Maybe it’s because I find all of my shoes either at second-hand stores or kicking around my parents house (um, don’t ask), but lately my shoes have been dropping like flies, and I don’t like it one bit. Take these so-horrible-they’re-awesome granny shoes that totally broke when I wore them to my ex-job at a cafe (in retrospect I realize this was a bad idea, but I was excited about them and wanted to show them off, can you blame me?):

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They were only three dollars, and they lasted like, three days. Bummer. They even had cute little hearts on the back. I actually saw the same exact pair at the Salvation Army in New Paltz, but alas, they were size 9 and I’m just a 7 1/2. Anyway, the granny shoes broke during the middle (read: busiest part) of the day, and I had no choice but to tape them up and carry on to the best of my ability. It was a blow to my fashion sense, but I kept trudging along….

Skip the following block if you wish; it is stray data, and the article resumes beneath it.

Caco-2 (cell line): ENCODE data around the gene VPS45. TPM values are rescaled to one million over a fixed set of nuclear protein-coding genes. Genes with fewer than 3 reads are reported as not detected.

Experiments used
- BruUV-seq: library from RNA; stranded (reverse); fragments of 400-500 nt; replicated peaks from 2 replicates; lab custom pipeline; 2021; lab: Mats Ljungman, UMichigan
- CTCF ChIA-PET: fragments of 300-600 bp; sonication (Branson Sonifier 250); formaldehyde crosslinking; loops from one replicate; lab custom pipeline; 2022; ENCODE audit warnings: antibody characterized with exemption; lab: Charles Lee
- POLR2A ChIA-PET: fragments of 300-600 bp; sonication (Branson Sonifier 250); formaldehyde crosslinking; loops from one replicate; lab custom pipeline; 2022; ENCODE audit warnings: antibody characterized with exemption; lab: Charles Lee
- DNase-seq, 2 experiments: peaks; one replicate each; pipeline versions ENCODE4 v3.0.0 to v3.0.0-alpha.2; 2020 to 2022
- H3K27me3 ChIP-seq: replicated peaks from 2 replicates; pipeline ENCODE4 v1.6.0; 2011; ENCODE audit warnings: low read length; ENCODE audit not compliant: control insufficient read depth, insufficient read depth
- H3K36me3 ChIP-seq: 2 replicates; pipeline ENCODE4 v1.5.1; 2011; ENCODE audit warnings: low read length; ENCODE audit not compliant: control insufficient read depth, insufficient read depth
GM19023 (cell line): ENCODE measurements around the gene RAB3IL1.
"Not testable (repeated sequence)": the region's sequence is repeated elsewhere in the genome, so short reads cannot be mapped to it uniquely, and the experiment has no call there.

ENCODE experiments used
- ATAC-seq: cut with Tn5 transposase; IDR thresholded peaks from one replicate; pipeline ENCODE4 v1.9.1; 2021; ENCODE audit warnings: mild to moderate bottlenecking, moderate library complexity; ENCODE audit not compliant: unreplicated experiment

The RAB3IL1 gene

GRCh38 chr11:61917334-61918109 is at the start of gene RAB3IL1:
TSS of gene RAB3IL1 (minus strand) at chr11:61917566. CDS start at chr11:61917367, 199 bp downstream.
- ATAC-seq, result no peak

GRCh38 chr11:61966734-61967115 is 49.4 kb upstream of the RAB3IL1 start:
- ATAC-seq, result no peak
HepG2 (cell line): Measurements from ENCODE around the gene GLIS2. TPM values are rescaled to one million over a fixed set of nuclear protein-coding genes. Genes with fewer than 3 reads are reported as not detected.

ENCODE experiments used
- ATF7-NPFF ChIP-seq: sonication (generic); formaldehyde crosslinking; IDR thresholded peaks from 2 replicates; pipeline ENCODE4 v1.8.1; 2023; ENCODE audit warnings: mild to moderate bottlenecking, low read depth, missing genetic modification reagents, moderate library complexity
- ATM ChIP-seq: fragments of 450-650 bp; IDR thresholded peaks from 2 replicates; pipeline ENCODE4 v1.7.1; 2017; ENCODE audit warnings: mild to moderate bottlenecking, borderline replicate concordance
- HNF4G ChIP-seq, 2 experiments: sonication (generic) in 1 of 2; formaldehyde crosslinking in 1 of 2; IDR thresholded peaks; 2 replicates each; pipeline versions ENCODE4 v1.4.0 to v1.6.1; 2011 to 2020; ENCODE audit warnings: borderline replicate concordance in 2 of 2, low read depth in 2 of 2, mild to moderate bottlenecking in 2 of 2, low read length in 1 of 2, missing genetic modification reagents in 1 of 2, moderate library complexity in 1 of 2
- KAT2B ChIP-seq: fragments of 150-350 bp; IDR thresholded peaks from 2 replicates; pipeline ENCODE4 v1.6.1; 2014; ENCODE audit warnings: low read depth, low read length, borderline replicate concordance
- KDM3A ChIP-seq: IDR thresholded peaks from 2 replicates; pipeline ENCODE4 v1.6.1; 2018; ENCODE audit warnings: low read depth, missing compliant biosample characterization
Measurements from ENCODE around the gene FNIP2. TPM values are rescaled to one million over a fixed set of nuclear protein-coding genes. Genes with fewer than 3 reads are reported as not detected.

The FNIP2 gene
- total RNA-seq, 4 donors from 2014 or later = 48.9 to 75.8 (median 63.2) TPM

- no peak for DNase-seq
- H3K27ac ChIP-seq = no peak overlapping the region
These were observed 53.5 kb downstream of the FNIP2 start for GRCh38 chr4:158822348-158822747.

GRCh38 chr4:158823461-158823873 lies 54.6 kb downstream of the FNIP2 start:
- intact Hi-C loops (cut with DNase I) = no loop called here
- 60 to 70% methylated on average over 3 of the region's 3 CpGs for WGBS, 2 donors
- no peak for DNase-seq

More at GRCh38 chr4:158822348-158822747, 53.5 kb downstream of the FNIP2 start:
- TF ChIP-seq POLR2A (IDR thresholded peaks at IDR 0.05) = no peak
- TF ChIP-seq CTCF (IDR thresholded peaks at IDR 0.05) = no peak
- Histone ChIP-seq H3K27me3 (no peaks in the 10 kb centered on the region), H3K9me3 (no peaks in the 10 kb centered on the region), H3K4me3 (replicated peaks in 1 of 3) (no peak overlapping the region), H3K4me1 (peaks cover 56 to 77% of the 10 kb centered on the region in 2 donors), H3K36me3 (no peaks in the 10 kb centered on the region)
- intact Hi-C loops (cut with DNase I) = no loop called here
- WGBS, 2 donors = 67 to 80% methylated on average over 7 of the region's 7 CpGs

Then I found these suckers for $1 in Saugerties.
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I loved them so much, but sadly, they also went kaput.

After the gold rush:
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And then, after I made peace with the temporary death (temporary until I glue them together again or something) of the golden gals, I found the Keds.
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It was fun while it lasted, wasn’t it?

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If you can’t read between the lines, it actually says, “Keds, they feel good – until you wear them in the rain and notice your right foot is starting to become soaking wet.”

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Aaah……you kinda suck.

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Guess it’s back to my trusted Merrell walking shoes until they die or I find some more new used shoes, whatever comes first.

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Oh, while we are on the subject of shoes, I just found out about a vegan boutique in Chatham called Cow Jones Industrials (hmm, what’s with their name if it’s a vegan place?). I haven’t been there yet but how rad is it to have a vegan shoe store in upstate NY? Check it here.